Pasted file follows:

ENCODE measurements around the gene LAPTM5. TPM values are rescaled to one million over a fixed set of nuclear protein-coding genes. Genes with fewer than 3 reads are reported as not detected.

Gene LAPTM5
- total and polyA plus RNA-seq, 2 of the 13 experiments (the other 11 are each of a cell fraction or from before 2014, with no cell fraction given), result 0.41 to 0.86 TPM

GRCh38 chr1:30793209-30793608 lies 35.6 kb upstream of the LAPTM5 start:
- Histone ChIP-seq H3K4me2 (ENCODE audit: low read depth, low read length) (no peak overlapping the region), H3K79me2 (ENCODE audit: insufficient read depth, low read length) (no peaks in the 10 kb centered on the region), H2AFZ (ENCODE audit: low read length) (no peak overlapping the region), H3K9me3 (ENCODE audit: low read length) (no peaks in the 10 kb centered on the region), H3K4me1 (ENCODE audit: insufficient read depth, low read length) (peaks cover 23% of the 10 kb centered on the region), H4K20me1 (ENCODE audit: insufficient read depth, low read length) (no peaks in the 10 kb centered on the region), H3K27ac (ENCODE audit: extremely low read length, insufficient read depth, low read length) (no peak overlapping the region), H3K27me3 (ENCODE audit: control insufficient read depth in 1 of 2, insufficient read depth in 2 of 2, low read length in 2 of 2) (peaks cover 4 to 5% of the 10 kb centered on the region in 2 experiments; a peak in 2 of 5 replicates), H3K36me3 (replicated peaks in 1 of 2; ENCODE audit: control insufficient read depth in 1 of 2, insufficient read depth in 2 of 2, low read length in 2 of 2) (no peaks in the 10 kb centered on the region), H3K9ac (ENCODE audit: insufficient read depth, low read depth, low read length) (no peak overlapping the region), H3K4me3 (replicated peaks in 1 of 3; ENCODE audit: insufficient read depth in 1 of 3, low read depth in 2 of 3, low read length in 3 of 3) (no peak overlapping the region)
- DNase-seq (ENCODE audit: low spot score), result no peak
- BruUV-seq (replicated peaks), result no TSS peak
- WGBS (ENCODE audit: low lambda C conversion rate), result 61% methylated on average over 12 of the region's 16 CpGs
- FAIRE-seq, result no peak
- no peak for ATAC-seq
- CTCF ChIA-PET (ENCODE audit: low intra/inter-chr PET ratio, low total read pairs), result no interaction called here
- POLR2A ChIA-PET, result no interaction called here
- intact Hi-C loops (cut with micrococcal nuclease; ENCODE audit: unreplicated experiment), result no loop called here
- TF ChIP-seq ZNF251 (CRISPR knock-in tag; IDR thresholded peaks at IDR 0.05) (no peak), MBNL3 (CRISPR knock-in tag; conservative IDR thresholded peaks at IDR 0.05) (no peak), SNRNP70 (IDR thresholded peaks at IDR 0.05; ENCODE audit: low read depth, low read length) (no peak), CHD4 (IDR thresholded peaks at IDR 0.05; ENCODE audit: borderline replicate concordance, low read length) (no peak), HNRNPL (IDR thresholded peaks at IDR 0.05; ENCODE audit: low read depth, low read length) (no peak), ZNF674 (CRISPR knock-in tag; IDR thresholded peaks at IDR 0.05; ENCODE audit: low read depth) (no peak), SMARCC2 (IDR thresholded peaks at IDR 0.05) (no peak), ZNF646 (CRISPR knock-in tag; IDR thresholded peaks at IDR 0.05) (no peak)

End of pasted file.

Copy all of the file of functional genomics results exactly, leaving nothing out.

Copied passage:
ENCODE measurements around the gene LAPTM5. TPM values are rescaled to one million over a fixed set of nuclear protein-coding genes. Genes with fewer than 3 reads are reported as not detected.

Gene LAPTM5
- total and polyA plus RNA-seq, 2 of the 13 experiments (the other 11 are each of a cell fraction or from before 2014, with no cell fraction given), result 0.41 to 0.86 TPM

GRCh38 chr1:30793209-30793608 lies 35.6 kb upstream of the LAPTM5 start:
- Histone ChIP-seq H3K4me2 (ENCODE audit: low read depth, low read length) (no peak overlapping the region), H3K79me2 (ENCODE audit: insufficient read depth, low read length) (no peaks in the 10 kb centered on the region), H2AFZ (ENCODE audit: low read length) (no peak overlapping the region), H3K9me3 (ENCODE audit: low read length) (no peaks in the 10 kb centered on the region), H3K4me1 (ENCODE audit: insufficient read depth, low read length) (peaks cover 23% of the 10 kb centered on the region), H4K20me1 (ENCODE audit: insufficient read depth, low read length) (no peaks in the 10 kb centered on the region), H3K27ac (ENCODE audit: extremely low read length, insufficient read depth, low read length) (no peak overlapping the region), H3K27me3 (ENCODE audit: control insufficient read depth in 1 of 2, insufficient read depth in 2 of 2, low read length in 2 of 2) (peaks cover 4 to 5% of the 10 kb centered on the region in 2 experiments; a peak in 2 of 5 replicates), H3K36me3 (replicated peaks in 1 of 2; ENCODE audit: control insufficient read depth in 1 of 2, insufficient read depth in 2 of 2, low read length in 2 of 2) (no peaks in the 10 kb centered on the region), H3K9ac (ENCODE audit: insufficient read depth, low read depth, low read length) (no peak overlapping the region), H3K4me3 (replicated peaks in 1 of 3; ENCODE audit: insufficient read depth in 1 of 3, low read depth in 2 of 3, low read length in 3 of 3) (no peak overlapping the region)
- DNase-seq (ENCODE audit: low spot score), result no peak
- BruUV-seq (replicated peaks), result no TSS peak
- WGBS (ENCODE audit: low lambda C conversion rate), result 61% methylated on average over 12 of the region's 16 CpGs
- FAIRE-seq, result no peak
- no peak for ATAC-seq
- CTCF ChIA-PET (ENCODE audit: low intra/inter-chr PET ratio, low total read pairs), result no interaction called here
- POLR2A ChIA-PET, result no interaction called here
- intact Hi-C loops (cut with micrococcal nuclease; ENCODE audit: unreplicated experiment), result no loop called here
- TF ChIP-seq ZNF251 (CRISPR knock-in tag; IDR thresholded peaks at IDR 0.05) (no peak), MBNL3 (CRISPR knock-in tag; conservative IDR thresholded peaks at IDR 0.05) (no peak), SNRNP70 (IDR thresholded peaks at IDR 0.05; ENCODE audit: low read depth, low read length) (no peak), CHD4 (IDR thresholded peaks at IDR 0.05; ENCODE audit: borderline replicate concordance, low read length) (no peak), HNRNPL (IDR thresholded peaks at IDR 0.05; ENCODE audit: low read depth, low read length) (no peak), ZNF674 (CRISPR knock-in tag; IDR thresholded peaks at IDR 0.05; ENCODE audit: low read depth) (no peak), SMARCC2 (IDR thresholded peaks at IDR 0.05) (no peak), ZNF646 (CRISPR knock-in tag; IDR thresholded peaks at IDR 0.05) (no peak)